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**What-If Analysis Excel Tutorial**

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Excel 2010 Training –
Working with Data

Free Online Microsoft Excel Tutorial

*** Using Goal Seek **

*
Activating Solver

* Using Solver

* Working with Data Tables

* Activating Solver

* Using Solver

* Working with Data Tables

** Ever wonder what would happen if you changed a number in a formula? A What-if analysis lets you see how those changes will affect the outcome of the formula. Use Solver, data tables, and Goal Seek to test multiple values and see how the results change. **

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*** Using Goal Seek **

Goal Seek is a target-orientated personality’s dream-function. It allows you to tell a financial sheet what you want and it changes numbers to ensure your goal is reached. This may sound like cheating the books (and indeed this is a great function should you be criminally minded), but Goal Seek does have many legit uses. For example, if you wish to solve a formula based on a result that you already have to see what variables the formula needs in order to return this result, you could use Goal Seek.

**Study the screenshot below:**

In this example, column E, Monthly payment is calculated by using the PMT function. This function calculates a monthly loan payment based on the loan amount, the number of repayments and interest rate. For example, Chocolates R Us Confectionary wishes to loan an amount of $56,000 from OurBank, pay it back over 24 months at an annual interest rate of 12%. This gives a monthly payment of $2,636.11.

We can use Goal Seek to change the Monthly payment to a different amount by having Excel automatically recalculate one of the other variables that we choose (Loan amount, Period of repayment or annual rate of interest).

**To use Goal Seek:**

1. Click on the Data tab on the Ribbon.

2. In the Data Tools group, click on What-If Analysis.

3. Choose Goal Seek from the menu list to launch the Goal Seek dialog box.

4. Click in the Set Cell box and select the cell reference for the value you wish to change. In our screenshot example above, if we wanted to change the Monthly payment amount in cell E4, this would be the cell reference to insert in this box.

5. Next, in the To Value box, enter the result you wish to obtain. For example, if we want to change our Monthly payment to OurBank (see screenshot above) to -$1,000, this is the value to enter in this box.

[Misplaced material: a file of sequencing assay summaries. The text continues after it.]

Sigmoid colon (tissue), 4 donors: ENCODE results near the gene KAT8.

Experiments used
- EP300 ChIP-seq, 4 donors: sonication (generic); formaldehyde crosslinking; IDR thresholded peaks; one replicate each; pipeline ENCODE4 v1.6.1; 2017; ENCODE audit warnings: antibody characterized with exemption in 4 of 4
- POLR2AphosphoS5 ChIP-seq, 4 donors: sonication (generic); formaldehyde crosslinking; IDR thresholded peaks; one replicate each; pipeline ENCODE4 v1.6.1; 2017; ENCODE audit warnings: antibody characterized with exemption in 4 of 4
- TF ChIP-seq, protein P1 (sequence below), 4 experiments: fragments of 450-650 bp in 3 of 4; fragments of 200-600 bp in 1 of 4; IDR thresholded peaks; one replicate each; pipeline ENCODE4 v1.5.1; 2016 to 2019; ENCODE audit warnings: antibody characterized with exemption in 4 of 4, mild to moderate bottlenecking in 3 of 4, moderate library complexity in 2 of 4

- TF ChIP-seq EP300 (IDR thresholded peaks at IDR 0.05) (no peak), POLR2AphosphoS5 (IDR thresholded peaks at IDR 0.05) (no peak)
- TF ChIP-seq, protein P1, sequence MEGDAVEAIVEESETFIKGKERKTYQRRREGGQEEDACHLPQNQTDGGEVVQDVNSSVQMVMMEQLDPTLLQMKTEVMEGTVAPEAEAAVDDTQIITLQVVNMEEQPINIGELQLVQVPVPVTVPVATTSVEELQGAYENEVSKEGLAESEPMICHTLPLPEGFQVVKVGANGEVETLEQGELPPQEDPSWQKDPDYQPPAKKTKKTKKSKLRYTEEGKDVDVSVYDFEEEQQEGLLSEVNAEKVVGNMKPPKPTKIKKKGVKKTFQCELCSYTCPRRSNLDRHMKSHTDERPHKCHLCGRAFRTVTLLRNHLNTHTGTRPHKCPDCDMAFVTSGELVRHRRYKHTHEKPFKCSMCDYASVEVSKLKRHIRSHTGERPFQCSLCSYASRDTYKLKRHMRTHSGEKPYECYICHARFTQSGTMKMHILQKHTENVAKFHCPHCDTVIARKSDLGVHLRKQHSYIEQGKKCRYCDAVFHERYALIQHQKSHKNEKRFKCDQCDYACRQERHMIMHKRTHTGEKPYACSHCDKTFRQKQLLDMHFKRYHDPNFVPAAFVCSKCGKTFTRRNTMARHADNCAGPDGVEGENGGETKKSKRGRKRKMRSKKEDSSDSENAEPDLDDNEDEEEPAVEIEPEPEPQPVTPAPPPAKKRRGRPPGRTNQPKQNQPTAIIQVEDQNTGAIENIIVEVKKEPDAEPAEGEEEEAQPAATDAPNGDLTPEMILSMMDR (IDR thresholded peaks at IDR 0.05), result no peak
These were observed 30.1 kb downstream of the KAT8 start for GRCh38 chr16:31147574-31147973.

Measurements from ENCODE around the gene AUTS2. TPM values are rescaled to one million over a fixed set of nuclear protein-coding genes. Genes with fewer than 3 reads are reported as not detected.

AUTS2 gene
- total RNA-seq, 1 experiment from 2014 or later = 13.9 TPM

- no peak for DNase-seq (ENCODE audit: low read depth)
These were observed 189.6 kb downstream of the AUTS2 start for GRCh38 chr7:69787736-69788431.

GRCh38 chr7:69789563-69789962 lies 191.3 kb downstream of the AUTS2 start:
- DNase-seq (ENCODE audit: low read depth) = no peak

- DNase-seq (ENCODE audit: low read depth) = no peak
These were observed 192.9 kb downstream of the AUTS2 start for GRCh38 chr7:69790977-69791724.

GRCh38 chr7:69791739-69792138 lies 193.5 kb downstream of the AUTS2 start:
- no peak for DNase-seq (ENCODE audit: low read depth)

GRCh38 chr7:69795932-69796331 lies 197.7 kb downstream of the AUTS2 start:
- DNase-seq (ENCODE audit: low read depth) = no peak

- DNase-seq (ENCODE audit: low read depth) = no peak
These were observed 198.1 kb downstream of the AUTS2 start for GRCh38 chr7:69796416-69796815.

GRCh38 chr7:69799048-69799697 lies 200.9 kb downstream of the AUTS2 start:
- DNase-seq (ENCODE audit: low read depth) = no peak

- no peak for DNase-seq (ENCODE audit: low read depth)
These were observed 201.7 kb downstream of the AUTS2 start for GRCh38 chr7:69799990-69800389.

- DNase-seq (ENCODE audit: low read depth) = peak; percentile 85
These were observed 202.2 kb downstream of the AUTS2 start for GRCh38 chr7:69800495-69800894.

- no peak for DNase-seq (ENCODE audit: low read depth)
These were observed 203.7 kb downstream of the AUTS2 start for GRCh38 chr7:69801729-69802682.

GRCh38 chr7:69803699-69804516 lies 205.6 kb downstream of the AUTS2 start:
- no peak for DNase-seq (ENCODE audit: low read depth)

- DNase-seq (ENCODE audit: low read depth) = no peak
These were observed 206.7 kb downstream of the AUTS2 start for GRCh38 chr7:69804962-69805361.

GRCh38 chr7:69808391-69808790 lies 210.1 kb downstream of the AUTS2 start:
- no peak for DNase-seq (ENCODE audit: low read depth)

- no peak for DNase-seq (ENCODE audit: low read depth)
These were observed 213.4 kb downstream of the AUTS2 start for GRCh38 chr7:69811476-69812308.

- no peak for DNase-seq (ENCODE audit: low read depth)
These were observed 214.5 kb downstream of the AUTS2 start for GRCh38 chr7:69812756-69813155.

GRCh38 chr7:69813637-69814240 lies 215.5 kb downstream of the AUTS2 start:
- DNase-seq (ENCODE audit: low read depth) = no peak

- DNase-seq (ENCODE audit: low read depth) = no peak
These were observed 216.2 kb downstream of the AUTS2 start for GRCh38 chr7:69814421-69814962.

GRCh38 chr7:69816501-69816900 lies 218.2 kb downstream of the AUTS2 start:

6. In the By Changing Cell box, select the cell reference for the cell which contains the value you want to adjust in order to calculate the new result. In our example above, we can select the Loan amount, Period of repayment or Interest rate variables specified for OurBank.

**The completed Goal Seek box for the above example may look something like this:**

7. Click OK to complete the Goal Seek.

8. The Goal Seek Status dialog box will appear detailing the changes made. You can press OK or Cancel at this point to accept or reject the changes.

**You can use Goal Seek as many times as you like to experiment with changing different variables that form part of a calculation in order to achieve desired results.**

*** Activating Solver**

The Solver utility is the big brother (or sister) of Goal Seek. It is essentially Goal Seek on steroids and allows you to calculate optimal values for a cell by changing multiple cells used in a formula instead of only one. It also permits you to set checks and controls on one or more cells that are used in a formula.
Solver is not automatically available in Excel and needs to be activated the first time you use it.

**To activate Solver:**

1. Click on the File tab to launch the Excel 2010 Backstage view.

2. Click on Options to launch the Excel Options dialog box.

3. On the left-hand panel of Excel, click on Add-Ins.

4. Next to Manage (see area circled in yellow in the screenshot below), select Excel Add=Ins and click on Go to launch the Add-Ins dialog box.

5. In the Add-Ins dialog box, check the boxes for Analysis ToolPak and Solver Add-In (see screenshot below). Press OK to accept the Add-Ins selection.

6. After pressing OK, you will note an Analysis group is added to the Ribbon under the Data tab with the two options selected, Data Analysis and Solver functions.

*** Using Solver**

Solver permits you to set multiple constraints and helps you calculate the optimal values for a formula by adjusting variables contained in the formula. In everyday English this means Solver allows you to tell an Excel formula what you want and how to get it.

**Study the screenshot below. We will be using this example to demonstrate Solver’s functionality.**

1. Click on the Data tab on the Ribbon.

2. In the Analysis group, click on Solver to launch the Solver Parameters dialog box.